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Steven Louis‘ head is banging like Metallica.
Mac Miller rapped about dying from a drug overdose. A lot.
“Cause I’m speedin’ with a blindfold on and won’t be long, til they watching me crash / And they don’t wanna see that / They don’t want me to OD and have to talk to my mother, telling her they could have done more to help me / And she’ll be crying saying that she’ll do anything to have me back…”
“It’s a beautiful feeling, in oblivion, yeah yeah” – from inside a coffin, carving out “MEMENTO MORI” with a switchblade, in what would be his final music video
Mac was acutely aware of his downfall. He was specific and thorough in his examination of addiction and mortality. We all think about death in the abstract; Mac found an art, or even a performative therapy, in rifling off his predictions for it. Those predictions were devastatingly accurate. A young man with a big heart, a big brain and enough charm to feel humanly indestructible. Maybe Mac Miller couldn’t sit still. Maybe his brain and nervous system couldn’t stop roaring, igniting, dreaming. The banality of life, of existence, of self, is something worth fighting. Mac waged that war like it meant everything.
After the success of Swimming, Mac was set to tour with Thundercat and J.I.D. He just played the Hotel Cafe in Hollywood. It sounds like he was in great spirits and in contact with those close to him. For a high-functioning user, an overdose could be as much of a random accident as a truck running a red light, or slipping and falling off a ladder, or the heart suddenly failing. The banality of existence won. The outcomes are so damn fragile.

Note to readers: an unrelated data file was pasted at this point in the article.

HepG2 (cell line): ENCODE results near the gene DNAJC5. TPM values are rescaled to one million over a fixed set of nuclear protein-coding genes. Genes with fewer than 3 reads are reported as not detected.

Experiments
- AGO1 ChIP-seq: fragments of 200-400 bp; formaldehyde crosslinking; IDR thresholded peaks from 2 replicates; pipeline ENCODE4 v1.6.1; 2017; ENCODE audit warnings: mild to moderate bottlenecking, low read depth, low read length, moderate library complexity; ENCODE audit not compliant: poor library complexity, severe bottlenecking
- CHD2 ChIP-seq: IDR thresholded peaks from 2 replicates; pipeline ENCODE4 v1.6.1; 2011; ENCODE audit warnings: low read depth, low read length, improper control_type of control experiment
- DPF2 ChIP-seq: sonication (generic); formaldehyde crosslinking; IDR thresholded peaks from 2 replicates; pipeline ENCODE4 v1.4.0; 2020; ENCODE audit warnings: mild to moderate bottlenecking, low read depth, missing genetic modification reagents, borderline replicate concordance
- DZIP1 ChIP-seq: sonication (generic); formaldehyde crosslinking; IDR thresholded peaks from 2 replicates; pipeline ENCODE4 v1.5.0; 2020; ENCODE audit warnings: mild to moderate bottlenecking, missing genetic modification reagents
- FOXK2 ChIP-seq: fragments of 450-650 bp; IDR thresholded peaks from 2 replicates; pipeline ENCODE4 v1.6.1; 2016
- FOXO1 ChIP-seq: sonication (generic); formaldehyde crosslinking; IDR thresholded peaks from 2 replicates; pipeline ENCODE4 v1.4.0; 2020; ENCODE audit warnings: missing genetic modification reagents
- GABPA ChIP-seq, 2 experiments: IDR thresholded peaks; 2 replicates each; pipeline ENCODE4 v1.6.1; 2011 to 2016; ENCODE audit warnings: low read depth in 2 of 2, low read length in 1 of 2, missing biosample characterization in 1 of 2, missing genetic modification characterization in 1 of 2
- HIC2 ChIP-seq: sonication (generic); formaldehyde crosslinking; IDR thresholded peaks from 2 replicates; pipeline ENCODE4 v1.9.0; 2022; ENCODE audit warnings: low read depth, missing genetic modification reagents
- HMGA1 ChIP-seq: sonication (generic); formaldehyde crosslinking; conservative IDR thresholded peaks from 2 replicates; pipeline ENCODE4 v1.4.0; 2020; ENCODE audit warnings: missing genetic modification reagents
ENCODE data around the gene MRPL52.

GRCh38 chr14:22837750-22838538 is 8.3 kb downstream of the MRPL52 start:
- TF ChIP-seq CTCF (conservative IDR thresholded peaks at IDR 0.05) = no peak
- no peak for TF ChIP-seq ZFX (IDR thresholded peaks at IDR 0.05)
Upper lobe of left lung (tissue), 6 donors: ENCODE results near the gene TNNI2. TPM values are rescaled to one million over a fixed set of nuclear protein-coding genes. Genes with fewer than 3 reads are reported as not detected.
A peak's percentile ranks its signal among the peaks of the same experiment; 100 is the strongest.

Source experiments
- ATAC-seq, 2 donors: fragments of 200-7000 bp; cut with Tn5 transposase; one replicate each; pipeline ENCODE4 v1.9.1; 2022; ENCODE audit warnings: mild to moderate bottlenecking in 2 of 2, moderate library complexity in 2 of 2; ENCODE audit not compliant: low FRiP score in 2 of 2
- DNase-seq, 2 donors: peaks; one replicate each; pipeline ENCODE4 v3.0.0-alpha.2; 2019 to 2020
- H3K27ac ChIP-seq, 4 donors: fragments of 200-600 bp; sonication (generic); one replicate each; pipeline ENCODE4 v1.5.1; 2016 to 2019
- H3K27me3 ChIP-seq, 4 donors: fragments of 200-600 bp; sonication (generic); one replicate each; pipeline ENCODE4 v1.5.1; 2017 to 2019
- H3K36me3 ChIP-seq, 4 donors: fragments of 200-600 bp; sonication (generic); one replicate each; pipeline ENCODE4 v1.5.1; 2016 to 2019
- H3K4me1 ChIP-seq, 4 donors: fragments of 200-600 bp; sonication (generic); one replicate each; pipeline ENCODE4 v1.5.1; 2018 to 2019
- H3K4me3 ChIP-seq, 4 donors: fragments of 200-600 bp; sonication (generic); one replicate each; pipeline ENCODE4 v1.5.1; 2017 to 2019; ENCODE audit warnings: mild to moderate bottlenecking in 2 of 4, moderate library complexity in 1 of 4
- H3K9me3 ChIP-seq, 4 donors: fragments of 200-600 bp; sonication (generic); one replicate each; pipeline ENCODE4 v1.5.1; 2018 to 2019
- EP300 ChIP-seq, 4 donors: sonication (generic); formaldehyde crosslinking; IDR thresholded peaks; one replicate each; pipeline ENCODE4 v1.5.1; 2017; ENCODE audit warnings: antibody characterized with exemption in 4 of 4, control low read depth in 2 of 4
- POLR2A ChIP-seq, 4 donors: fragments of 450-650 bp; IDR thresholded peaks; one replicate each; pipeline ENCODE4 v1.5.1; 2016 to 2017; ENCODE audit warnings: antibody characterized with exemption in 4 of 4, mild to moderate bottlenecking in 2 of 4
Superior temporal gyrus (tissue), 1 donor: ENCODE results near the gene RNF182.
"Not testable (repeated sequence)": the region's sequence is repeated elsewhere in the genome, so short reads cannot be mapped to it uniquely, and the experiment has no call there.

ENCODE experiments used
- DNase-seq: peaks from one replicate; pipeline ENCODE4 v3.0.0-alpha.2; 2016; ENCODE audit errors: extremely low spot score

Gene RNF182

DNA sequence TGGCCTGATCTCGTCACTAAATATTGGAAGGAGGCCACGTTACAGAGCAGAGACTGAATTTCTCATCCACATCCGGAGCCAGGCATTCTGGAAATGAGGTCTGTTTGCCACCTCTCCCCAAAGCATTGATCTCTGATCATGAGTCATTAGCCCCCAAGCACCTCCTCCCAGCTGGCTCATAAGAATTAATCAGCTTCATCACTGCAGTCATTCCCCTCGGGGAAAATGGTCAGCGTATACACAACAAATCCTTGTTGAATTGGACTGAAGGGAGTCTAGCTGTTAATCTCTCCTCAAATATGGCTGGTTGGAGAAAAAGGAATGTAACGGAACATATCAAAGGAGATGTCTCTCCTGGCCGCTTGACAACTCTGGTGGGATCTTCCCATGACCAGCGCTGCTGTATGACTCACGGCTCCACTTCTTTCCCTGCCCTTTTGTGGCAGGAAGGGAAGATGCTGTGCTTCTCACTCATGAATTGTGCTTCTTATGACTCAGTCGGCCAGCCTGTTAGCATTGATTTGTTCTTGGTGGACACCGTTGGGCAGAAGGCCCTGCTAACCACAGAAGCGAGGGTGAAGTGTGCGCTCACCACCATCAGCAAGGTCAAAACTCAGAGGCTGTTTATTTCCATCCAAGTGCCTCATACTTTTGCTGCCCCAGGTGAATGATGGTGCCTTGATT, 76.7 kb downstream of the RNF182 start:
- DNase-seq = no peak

The theme of Mac Miller’s music was freedom, from the laid-back stoner rap to the jazzy, textured dismantling of psychic apparatus. Being free to create, to feel, without restriction. It was always about freedom. A righteous sense of independence, the gravity of being able to do whatever the fuck you want to do in this world. By all accounts, Mac did what the fuck he wanted to do, living out fantasies with boyish enthusiasm, while always cognizant of his privilege and striving for self-improvement.
Mac was 26. I’m 25. It’s hard not to feel attached to the journey, somehow.
Thank you for K.I.D.S, low-stakes boom-bap that I nevertheless came to appreciate as it soundtracked damn near every high school party.
Thank you for Blue Slide Park. For real. That was the first independently-distributed debut to go No. 1 in 15 years. You pulled that shit off at 19! It was also the fulcrum of your ceaseless quest to better your craft & challenge yourself.
Thank you for Watching Movies With the Sound Off. “Aquarium” is a fucking beautiful song unspooled from a curious mind, one that makes me feel both weightless & cosmically unnerved every time I hear it.
Thank you for Faces, which saw you going full Hunter S. Thompson as I learned what writing and music and romance and obsessive-compulsive disorder felt like while faded. “I took acid in San Francisco / Stripped butt-naked, caused a Panic at the Disco” is an all-time hook, end of discussion.
Thank you for GO:OD AM, which steered me through Brooklyn as we both assumed more of the responsibilities & contradictions of adulthood. God fucking dammit, thank you so much for GO:OD AM.
Thank you for The Divine Feminine. “Dang” should probably be my wedding song.
Thank you for Swimming, your most assured & seamless work to date. You made another leap. The walls keep getting wider, I hope you never find them. You told us that you knew what was behind that door.
Thank you for all this music. I’d like to think that you’re on to something bigger, meant for something more. We fuck it all up down here, with our solipsism, our fear, our fidgeting humanness. We’re left to assign meaning and make sense of your loss. We need it to mean something. So it goes. Memento mori, indeed.